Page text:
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July 16, 2020- Today is the birthday of one of my best friends, so I will be in her luxuriant garden, later this afternoon, honouring her with gifts and exchanging stories.

As is well known, I am choosing to stay around Prescott for most, if not all of the summer-and am not going outside of Arizona, barring an emergency, until at least mid-October.

Nonetheless, I think it perfectly fine, if people in places less affected by COVID than we are, get out and enjoy salubrious places in their home states. Travel further afield is, in most cases, best saved for less infested times.

So, in the interests of such travel, here are my own top two favourites for in-state jaunts. Many of them, I’ve visited; others are the favourites of friends.

Starting here and working outward:

Arizona- Thumb Butte; Texas Canyon

Southern California- Carbon Canyon; Julian

Northern California- Point Reyes; Lassen Volcanic NP

Nevada- Valley of Fire; Cathedral Gorge

Utah- Natural Bridges; Bryce Canyon

Colorado- El Dorado SP; Seven Falls

New Mexico- Taos; Sandia Crest

Oregon- Crater Lake; Bandon

Washington- Neah Bay; Leavenworth

Alaska- Sitka; Talkeetna

Hawaii- Volcanoes NP; Kauai

Idaho- Hell’s Canyon; Craters of the Moon

Montana- Glacier National Park; Bob Marshall Wilderness

Wyoming- Grand Teton NP; Spirit Tower (“Devils Tower”)

North Dakota- Peace Garden; Theodore Roosevelt NP

South Dakota- Black Elk Peak; Badlands NP

Nebraska- Scotts Bluff National Monument; Henry Doorly Zoo

Kansas- The Hollow Park,Sedan; Flint Hills

Oklahoma- Lakes of the Cherokees; Black Mesa

Texas- Falls of the Pedernales SP; Palo Duro Canyon

Louisiana- North Side of Lake Pontchartrain; Bayou La Batre

Arkansas- Crater of Diamonds; Petit Jean State Park

Missouri- Lake of the Ozarks; Sedalia

Iowa- Lewis & Clark SP; Ledges

Minnesota- Lake Superior shore; Pipestone NM

Wisconsin- Apostle Islands; Door Peninsula

Illinois- Baha’i Temple, Wilmette; Cahokia Mounds

Mississippi- Ocean Springs; Emerald Mound

Tennessee- Shiloh; Lookout Mountain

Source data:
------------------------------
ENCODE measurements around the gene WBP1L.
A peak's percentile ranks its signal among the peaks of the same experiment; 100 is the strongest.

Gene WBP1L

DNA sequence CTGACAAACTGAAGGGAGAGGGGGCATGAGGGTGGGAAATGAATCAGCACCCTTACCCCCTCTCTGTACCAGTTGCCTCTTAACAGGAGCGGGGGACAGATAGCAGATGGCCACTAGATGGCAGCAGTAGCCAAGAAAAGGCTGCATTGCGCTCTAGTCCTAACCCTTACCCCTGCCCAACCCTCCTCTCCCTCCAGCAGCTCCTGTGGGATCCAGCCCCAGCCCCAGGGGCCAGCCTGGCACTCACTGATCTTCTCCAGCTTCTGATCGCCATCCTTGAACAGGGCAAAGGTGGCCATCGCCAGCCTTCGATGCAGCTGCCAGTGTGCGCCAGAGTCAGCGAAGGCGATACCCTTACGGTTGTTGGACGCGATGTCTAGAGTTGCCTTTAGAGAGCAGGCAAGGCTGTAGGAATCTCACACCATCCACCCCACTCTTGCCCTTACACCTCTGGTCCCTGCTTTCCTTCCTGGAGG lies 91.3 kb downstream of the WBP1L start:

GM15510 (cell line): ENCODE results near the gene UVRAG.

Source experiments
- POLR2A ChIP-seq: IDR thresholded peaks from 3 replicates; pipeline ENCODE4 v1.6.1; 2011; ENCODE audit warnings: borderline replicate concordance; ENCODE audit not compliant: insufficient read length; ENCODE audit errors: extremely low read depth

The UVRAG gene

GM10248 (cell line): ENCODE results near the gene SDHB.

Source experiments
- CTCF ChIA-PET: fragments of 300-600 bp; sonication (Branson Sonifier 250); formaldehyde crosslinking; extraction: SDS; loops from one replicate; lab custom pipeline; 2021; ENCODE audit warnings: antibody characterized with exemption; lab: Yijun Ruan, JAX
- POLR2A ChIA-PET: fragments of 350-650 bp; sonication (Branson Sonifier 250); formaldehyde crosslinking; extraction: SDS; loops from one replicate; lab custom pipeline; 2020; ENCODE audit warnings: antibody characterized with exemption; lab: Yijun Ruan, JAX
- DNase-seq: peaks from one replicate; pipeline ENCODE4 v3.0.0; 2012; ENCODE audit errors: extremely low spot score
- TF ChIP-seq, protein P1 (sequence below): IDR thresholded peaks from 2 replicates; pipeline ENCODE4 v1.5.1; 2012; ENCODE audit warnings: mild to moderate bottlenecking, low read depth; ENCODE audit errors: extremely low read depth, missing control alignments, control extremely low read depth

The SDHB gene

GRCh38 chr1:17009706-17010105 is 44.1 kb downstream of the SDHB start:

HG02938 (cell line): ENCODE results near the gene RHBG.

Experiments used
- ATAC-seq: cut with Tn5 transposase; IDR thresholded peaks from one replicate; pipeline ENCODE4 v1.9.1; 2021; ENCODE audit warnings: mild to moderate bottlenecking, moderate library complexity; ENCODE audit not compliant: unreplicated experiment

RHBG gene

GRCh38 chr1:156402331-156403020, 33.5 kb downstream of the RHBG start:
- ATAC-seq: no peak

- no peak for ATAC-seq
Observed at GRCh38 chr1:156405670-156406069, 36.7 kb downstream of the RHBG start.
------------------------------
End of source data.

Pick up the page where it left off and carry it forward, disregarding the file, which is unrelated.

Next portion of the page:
Kentucky- Land Between the Lakes; Mammoth Cave

Indiana- Indiana Dunes; Brown County

Michigan- Picture Rocks; Keweenaw

Ohio- Bass Islands; Serpent Mound

West Virginia- White Sulphur Springs; Harpers Ferry

Alabama- Tuskegee; Muscle Shoals

Florida- Everglades; Nature Coast

Georgia- Sea Islands; Amicalola Falls

South Carolina- Sea Islands; Travelers Rest

North Carolina- Tryon; Outer Banks Region

Virginia- Shenandoah National Park; Chincoteague

District of Columbia- Rock Creek Park; C & P Canals

Maryland- Eastern Shore; Antietam

Delaware- Cape Henlopen; Fort Christina

Pennsylvania- Valley Forge; Bushkill Falls

New Jersey- Pine Barrens; Ramapo Mts.

New York- Ausable Chasm; Niagara Falls

Connecticut- Taconic Hills; Mystic

Rhode Island- Block Island; Narragansett Beach

Massachusetts- Mt. Greylock; Cape Ann

Vermont- Green Mountains; Lake Champlain

New Hampshire- Presidential Range; Mt. Monadnock

Maine- Mount Desert Island; Moosehead Lake

For the most part, these are sites in nature. In another post, when we are further along in recovery, I will mention my favourite cities, large and small.

The Summer of the Rising Tides, Day 33: Staying Un-Ugly

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July 3, 2020-

In the end, the Fourth of July observance at Mt. Rushmore did not result in death, explosions or wildfire. I don’t share, in wholesale fashon, either the conservative or liberal vision of America’s future-but I see good points in both.

I believe in hard work, and I believe in equal pay for that hard work. I believe in preserving, and learning from, history; I also believe in not sugar-coating the hard aspects of that history. If a story is brutal, tell it anyway. If a story is uplifting, so much the better.

I believe in freedom to innovate, and I believe in following a fair and just set of laws-which do not fall victim to either the urge for vengeance or the urge for unbridled anarchy.

I see many good things that have come out of our hybrid culture. I also see much room for improvement. I see goodness in a pioneering spirit. I also see that it is only a good thing for this country to acknowledge and celebrate the foundation that was already here, with my First Nations ancestors, when that pioneering spirit took root on the periphery of this continent, and our neighbour to the south.

European-Americans have given much to our society, but they are far from the whole ball of yarn. We would be, and could still be, a lesser nation, were it not for the African-Americans who are yet rising from the ashes of enslavement; were it not for the First Nations, who already had a civilization when Europeans arrived; were it not for the Asians who built the transcontinental railroads, only to be kicked and beaten, literally and figuratively, by those who saw menace in what they did not understand; were it not for the Hispanics, who also predated English-speaking people, in much of the country.

Some, on both ideological ends of the spectrum, have given in to a subculture of fear-with its propensity for violence, for lies about the other side and for hubris about the “superiority” of their arguments. In both cases, there is much anger, rooted in pain. That is why, while cutting off and deleting messages and comments that I know are completely false, I will listen to those of any philosophical position, who come from a place of truth.